Common Core has brought about a number of shifts in our thinking about teaching and learning. As you probably know, one of the most significant shifts is the focus on writing. This is a good thing. Research has shown that a concentration on writing has a positive effect on student achievement. The results of a major study that looked at the success of the 90-90-90 school (schools with ninety percent of students from poverty, ninety percent of students from ethnic minorities and ninety percent of students who met or achieved high academic standards), for example, found that a key characteristic of these high performing schools was an emphasis on non-fiction writing. In Writing to Read, a meta-analysis report made a decade later, researchers showed evidence of the strong relationship between non-fiction writing and reading comprehension. The report recommended three things in regard to writing: student writing should be mostly connected to what they are reading (reactions, interpretations, summaries, notes and answering text dependent questions), students should be instructed in the writing process and they should write often (Graham & Herbert, p. 13). This and other similar research clearly had an impact on Common Core writers and practitioners. Preparing students for the increased writing required on new Common Core assessments has become a hot topic. I agree with blogger Dave Stuart (teachingthecore.com) who says “one of the biggest bang-for-your-buck Common Core standards is W.CCR.10, which basically says, write frequently for many reasons.” As long as it happens often, even short writing, is beneficial.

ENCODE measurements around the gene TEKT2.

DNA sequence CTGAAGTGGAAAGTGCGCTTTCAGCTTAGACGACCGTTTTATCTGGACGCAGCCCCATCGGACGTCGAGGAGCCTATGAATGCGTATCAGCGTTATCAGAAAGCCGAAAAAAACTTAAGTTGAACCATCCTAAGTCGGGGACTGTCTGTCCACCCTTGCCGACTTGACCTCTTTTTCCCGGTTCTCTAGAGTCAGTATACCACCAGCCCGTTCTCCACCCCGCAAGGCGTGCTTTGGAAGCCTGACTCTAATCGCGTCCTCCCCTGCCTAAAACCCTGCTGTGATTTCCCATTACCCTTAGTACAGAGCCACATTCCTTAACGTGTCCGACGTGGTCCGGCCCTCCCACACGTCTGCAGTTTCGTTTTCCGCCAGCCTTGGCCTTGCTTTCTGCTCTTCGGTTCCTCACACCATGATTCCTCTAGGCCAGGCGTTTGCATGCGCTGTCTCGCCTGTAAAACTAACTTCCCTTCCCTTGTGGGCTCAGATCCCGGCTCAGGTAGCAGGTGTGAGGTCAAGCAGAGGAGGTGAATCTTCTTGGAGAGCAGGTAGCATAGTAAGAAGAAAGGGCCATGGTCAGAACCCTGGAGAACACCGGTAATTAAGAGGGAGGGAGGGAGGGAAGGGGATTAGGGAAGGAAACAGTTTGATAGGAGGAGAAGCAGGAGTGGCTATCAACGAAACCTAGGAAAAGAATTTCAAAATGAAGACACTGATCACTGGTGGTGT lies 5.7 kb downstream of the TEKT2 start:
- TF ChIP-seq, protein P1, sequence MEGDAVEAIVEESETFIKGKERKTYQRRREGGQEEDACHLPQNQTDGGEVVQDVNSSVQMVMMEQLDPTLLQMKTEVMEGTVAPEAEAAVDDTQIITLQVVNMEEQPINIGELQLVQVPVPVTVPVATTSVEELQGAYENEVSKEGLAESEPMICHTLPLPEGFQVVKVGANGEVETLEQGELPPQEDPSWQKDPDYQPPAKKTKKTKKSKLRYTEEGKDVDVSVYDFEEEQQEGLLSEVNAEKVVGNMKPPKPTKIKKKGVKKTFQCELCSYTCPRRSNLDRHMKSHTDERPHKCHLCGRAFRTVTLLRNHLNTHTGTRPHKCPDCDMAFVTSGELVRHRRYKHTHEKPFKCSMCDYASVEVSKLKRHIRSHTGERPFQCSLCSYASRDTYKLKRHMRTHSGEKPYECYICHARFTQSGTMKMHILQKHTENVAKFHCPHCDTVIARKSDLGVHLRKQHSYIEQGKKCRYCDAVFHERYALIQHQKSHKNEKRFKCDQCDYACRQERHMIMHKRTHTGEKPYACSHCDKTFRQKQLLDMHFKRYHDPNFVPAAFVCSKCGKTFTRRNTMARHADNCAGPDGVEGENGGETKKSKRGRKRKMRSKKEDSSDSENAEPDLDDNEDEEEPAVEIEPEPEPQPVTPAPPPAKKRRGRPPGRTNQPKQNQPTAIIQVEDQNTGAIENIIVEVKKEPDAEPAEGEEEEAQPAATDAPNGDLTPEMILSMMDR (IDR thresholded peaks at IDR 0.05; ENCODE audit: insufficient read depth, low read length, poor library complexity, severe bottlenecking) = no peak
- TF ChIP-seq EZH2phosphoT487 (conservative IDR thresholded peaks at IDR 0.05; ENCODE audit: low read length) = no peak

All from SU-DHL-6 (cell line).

This is where the arts come in! We must expand our concept of text to include non-print text: a great painting, a compelling photograph, a captivating musical piece, or perhaps a dance performance. For reluctant writers and struggling students, the first hurdle is getting them interested in what they need to write about. We want to model and practice writing with a text that will engage them. Students jump at the chance to respond to art and music—it’s interesting and it’s non-threatening: art is a kind of neutral territory for kids. Students don’t worry about making mistakes because there are no incorrect answers. With this in mind, let’s start with having students “read” a piece of art and answer text dependent questions (I suggest Artful Thinking routines) such as what’s going on in this artwork and what do you see that makes you say that?, or what do you see/hear, what do you think about that, and what does it make you wonder? When we do this we are asking students to respond to text and support their answers with evidence from the text. They apply the same critical thinking and analysis skills to reading the visual image or performance as they would with print. Then we ask them to write about it. Very Common Core!
I’ve been sharing some of my favorite poetry writing activities inspired by examining art such as haibun, cooperative poetry, and list poems in recent blogs. My goal this school year is to find or design many more arts integrated writing focused activities that have Common Core components to them. Now I am turning my focus toward opinion, analytical and informative writing strategies inspired by and connected to the arts. Check in next week to see what I’ve come up with!
Graham, Steve and Herbert, Michael. Writing to Read: Evidence of How Writing Can Improve Reading, Carnegie Corporation of New York, 2010.
Reeves, Douglas R. High Performance in High Poverty Schools, Center for Performance Assessment, 2003.